What Consumers Can Do: Walsh recommends consumers consider contacting the Federal Trade Commission. “The FTC enforces a variety of federal antitrust and consumer protection laws,” she said. “The FTC seeks to ensure that the nation's markets function competitively, and are vigorous, efficient, and free of undue restrictions.”
Consumers can also join Patients for Affordable Drugs’ national campaign to pass the CREATES Act, which would allow generic drug companies to sue branded companies that try to block generic competition.
Cost of Research & Development
What We Know: Big Pharma claims the high cost of drugs is necessary to recoup costs of research and development.
The Problem: Critics say drug companies grossly exaggerate the costs involved in bringing a new drug to market and that it’s time 300 million Americans stop subsidizing the drug development for the entire world.
What the Experts Say: “We are shouldering some of the rest of the world’s burden,” Mello said. “The ethical implications of that have to be taken very seriously.”
What Consumers Can Do: Join Patients for Affordable Drugs’ campaign to demand fair pricing.
Should Americans Be Allowed to Buy Medication From Other Countries?
Data show 36 million American adults did not fill a prescription in 2016 because of the cost. This figure does not include millions of patients over the age of 65 and under the age of 18.
“This burden of high drug prices is placed on middle class Americans and it can bankrupt them and it often does bankrupt them — especially for cancer patients,” Levitt said. “To put the burden on them is unjust and unethical.”
Over the past year, several cities, counties and school districts have started helping employees buy medicines from Canada and overseas to save money, according to Kaiser Health News report. Levitt said more people could benefit from importing drugs into the U.S. now, but technically it’s against the law.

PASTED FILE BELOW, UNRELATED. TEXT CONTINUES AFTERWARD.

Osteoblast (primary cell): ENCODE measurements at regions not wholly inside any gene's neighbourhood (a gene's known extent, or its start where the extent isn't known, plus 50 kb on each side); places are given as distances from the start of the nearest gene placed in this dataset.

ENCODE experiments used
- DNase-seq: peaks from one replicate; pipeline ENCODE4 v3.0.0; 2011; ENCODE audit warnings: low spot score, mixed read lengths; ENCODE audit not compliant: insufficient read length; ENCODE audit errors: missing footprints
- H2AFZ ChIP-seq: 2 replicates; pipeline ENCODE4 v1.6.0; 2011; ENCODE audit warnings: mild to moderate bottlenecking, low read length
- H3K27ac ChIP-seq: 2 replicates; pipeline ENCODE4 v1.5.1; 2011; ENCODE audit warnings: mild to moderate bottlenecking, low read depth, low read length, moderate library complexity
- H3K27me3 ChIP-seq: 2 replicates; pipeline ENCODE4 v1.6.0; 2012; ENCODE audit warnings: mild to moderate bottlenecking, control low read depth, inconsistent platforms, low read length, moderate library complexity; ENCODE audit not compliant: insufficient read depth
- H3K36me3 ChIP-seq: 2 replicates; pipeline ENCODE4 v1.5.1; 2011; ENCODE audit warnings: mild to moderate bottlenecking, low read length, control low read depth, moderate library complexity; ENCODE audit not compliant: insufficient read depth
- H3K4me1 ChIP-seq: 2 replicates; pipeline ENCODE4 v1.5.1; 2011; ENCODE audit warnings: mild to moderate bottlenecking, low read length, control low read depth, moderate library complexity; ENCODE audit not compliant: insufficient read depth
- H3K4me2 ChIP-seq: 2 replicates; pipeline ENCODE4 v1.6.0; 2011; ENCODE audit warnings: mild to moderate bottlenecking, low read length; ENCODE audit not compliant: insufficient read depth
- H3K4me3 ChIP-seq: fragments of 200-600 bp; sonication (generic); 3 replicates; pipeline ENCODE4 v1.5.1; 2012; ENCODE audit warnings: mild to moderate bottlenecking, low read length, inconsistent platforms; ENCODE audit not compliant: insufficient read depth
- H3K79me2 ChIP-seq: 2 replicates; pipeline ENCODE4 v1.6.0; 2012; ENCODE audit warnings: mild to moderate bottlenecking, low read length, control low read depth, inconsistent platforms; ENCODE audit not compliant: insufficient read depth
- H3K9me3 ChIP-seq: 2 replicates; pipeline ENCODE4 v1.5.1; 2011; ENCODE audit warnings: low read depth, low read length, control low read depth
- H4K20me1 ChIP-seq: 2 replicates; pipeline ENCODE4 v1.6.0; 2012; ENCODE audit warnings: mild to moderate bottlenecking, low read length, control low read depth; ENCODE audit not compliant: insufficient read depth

“There are real regulatory obstacles,” Levitt said. “Drug companies pay a lot of money on scare tactics to discourage Americans from buying from online pharmacies.”
36 million American adults did not fill a prescription in 2016 because of the cost.
In most circumstances, it is illegal for individuals to import drugs into the U.S. for personal use, Walsh said. This is because the agency cannot ensure the safety and effectiveness of the imported medications.
“Our top priority is to protect patients from unsafe [products] such as foreign unapproved medicines,” Walsh said. “One of the ways that we accomplish this is by protecting the closed drug distribution system that has been created by federal and state laws. There are no assurances that unapproved products from foreign sources are safe or effective – because these drugs do not have the same assurance of safety, effectiveness and quality as drugs subject to FDA oversight.”
Although the practice is illegal, the FDA tends to look the other way and not prosecute people who import prescription drugs into the U.S. for personal use.
Do’s and Don’ts of Online Pharmacies
THE FDA RECOMMENDS THE FOLLOWING IF YOU CHOOSE TO BUY MEDICATION ONLINE.
Avoid pharmacies that:
- Allow you to buy drugs without a prescription or by completing an online questionnaire
- Offer discounts or cheap prices that seem too good to be true
- Send unsolicited email or other spam offering cheap medicine
- Ship prescription drugs worldwide
- State that the drugs will be shipped from a foreign country
- Are located outside of the U.S.
- Are not licensed by a state board of pharmacy in the U.S. (or equivalent state health authority)
Look for pharmacies that:
- Require a valid prescription
- Provide a physical address in the U.S.
- Are licensed by the state board of pharmacy in your state and the state where the pharmacy is operating